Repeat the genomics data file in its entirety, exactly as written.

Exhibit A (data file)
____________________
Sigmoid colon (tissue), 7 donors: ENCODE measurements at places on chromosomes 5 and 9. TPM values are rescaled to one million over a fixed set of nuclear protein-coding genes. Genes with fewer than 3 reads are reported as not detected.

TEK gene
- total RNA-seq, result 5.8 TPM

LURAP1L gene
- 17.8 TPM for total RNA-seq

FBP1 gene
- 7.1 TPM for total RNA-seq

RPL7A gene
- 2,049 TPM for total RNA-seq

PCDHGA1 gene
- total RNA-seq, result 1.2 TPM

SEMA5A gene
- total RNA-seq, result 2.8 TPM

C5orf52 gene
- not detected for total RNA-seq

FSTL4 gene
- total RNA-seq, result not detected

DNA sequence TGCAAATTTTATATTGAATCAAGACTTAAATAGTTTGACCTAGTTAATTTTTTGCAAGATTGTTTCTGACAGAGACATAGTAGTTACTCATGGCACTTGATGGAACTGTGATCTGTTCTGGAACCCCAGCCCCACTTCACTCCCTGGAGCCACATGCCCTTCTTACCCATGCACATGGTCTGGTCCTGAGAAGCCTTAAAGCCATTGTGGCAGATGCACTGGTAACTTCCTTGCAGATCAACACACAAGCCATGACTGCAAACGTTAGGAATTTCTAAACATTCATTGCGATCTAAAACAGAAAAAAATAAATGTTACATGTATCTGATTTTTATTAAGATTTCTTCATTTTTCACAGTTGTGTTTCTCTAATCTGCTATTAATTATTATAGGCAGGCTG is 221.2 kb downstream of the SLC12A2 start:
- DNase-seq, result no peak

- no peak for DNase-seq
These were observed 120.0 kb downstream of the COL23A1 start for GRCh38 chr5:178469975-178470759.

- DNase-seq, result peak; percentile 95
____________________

Sigmoid colon (tissue), 7 donors: ENCODE measurements at places on chromosomes 5 and 9. TPM values are rescaled to one million over a fixed set of nuclear protein-coding genes. Genes with fewer than 3 reads are reported as not detected.

TEK gene
- total RNA-seq, result 5.8 TPM

LURAP1L gene
- 17.8 TPM for total RNA-seq

FBP1 gene
- 7.1 TPM for total RNA-seq

RPL7A gene
- 2,049 TPM for total RNA-seq

PCDHGA1 gene
- total RNA-seq, result 1.2 TPM

SEMA5A gene
- total RNA-seq, result 2.8 TPM

C5orf52 gene
- not detected for total RNA-seq

FSTL4 gene
- total RNA-seq, result not detected

DNA sequence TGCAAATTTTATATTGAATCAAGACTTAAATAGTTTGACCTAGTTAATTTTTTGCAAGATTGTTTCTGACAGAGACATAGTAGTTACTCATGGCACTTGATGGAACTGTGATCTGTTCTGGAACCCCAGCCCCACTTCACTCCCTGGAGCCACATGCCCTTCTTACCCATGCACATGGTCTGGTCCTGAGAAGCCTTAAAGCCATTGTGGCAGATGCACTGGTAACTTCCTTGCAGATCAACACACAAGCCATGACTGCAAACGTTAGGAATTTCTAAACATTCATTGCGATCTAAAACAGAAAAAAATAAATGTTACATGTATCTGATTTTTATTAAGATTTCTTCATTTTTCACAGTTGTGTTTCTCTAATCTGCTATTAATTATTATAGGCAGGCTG is 221.2 kb downstream of the SLC12A2 start:
- DNase-seq, result no peak

- no peak for DNase-seq
These were observed 120.0 kb downstream of the COL23A1 start for GRCh38 chr5:178469975-178470759.

- DNase-seq, result peak; percentile 95